The next day however, our feelings took a complete u-turn. And it wasn’t because my ancient aunt Mable finally died and left us all her money. It was actually because we spent the day at Atlantis – Dubai’s super hotel and resort for the very first – and hopefully the last time.

By 2pm, as we staggered through the crowds and relentless heat at Aquaventure, we’d both experienced what can only be described as a ‘chav-tastic epiphany’. Surrounded as we were, by hoards of squishy, unattractive bodies, most of which spoke with harsh, Eastern Block accents, our own imperfections began to recede.

Our clothes, though decidedly high street (and hyper market in some cases) were at least appropriate – not far too young, or far too small for us, or made from Burberry plaid. We were not covered in tattoos, (shown off in t-back vests) or chain smoking either.

Furthermore, we didn’t order polystyrene tray loads of fries and slob on a lounger, baking our shiny faces while simultaneously stuffing ourselves with greasy fingers and slurping over-priced fizzy lager.

Instead, as the children attempted to find their own patch of water amidst the teaming weekend crowds, we both agreed wholeheartedly, that we wished we’d gone to *Dreamland Aqua Park again instead.

And while it’s only fair to say Atlantis is in a class of its own, on a scale of 1-10, (10 being Berkley Square in Knightsbridge and 1 being a self-catering bedsit in Benidorm) the resort, for all its nouveau riche grandeur and pomp, probably scores about three in terms of refinement – and that’s pushing it.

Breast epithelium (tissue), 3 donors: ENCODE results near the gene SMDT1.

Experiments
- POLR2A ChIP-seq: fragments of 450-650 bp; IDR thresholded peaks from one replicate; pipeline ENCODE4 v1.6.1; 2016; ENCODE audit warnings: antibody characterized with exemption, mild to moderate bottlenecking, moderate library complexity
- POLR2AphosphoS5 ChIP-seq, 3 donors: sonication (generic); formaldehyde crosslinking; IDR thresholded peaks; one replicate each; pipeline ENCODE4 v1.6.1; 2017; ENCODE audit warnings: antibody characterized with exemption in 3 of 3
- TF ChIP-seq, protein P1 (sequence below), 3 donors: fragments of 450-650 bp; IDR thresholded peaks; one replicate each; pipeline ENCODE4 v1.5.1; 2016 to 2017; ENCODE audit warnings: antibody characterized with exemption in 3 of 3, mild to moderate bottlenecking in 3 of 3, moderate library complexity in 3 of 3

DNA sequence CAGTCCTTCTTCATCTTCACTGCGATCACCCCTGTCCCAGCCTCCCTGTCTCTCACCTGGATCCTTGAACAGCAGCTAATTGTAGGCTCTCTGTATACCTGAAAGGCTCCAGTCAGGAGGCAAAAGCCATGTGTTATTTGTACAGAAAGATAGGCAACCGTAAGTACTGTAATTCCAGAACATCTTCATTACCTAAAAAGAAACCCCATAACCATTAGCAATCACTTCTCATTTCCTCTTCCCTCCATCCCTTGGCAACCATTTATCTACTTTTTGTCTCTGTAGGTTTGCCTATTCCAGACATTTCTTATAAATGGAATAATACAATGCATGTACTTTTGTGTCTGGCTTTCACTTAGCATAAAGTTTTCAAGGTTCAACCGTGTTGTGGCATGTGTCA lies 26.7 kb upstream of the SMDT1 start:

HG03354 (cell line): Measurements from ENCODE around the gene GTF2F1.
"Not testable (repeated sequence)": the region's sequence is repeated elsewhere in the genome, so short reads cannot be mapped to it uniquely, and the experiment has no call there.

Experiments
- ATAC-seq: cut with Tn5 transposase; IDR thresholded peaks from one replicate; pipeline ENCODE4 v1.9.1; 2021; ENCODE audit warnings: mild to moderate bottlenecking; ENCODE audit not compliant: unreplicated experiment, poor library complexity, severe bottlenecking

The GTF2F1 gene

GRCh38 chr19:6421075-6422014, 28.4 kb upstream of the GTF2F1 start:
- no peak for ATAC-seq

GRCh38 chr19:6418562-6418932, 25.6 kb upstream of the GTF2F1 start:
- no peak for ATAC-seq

But suddenly, we were glad to be just us again. Money, as they say, cannot buy you class; breeding will always out and a sow’s ear will never be a silk purse, no matter how many Swarovski crystals and designer labels adorn it.

So, in a couple of weeks time, our new found friends will be coming to lunch, and though I will wash the sitting room curtains, put out some fresh flowers and attempt to clear up the mountainous piles of shoes from our hallway in their honour, I will not ask Agatha to do any over time.

Mostly this is because I’m scared of her. But it’s also because we shouldn’t try to compete. As the crowds at Atlantis showed us – when we try to take on airs and graces (by wearing Burberry in their case) we simply end up looking silly.

True, we’re not top drawer or wealthy, and I can safely say we never will be. But at least we can be comfortable in our not-so-affluent skins, and accept that being middle class in the Middle East, ain’t so awful after all.

* Names have been changed.

*It is customary to email a location map to anyone who needs to visit your house in Dubai, because official maps still haven’t quite to grips with the city’s mushrooming suburban areas.

* Dreamland Aqua Park is a large and well run water park in the neighbouring emirate of Umm al Qwain. Although it opened more than 10 years ago, it maintains its position as one of the favourite summer hang outs for families in the UAE. An unpretentious venue, it does exactly what it says on the tin.

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5 thoughts on “Keeping up with the Khans

  1. In the word’s of Aussie Legends Kath & Kim, and often used by my husband and I.
    Says Kimmy “Mum, I just want to be effluent”
    Says Kath “Oh, but you are effluent Kimmy”

  2. I read ‘Keeping up with the Khans’ and thought it was hilarious it and so true .My Husband and I know so many parents that suddenly suffer from ‘keeping up with the Jones’ syndrome when they come to Dubai. I think we are different because we are normal ! good luck with the blog

  3. So glad that I found your blog – loved this! A good friend and I used to be so amazed when telling each other that we had met someone new – and they were so nice and normal!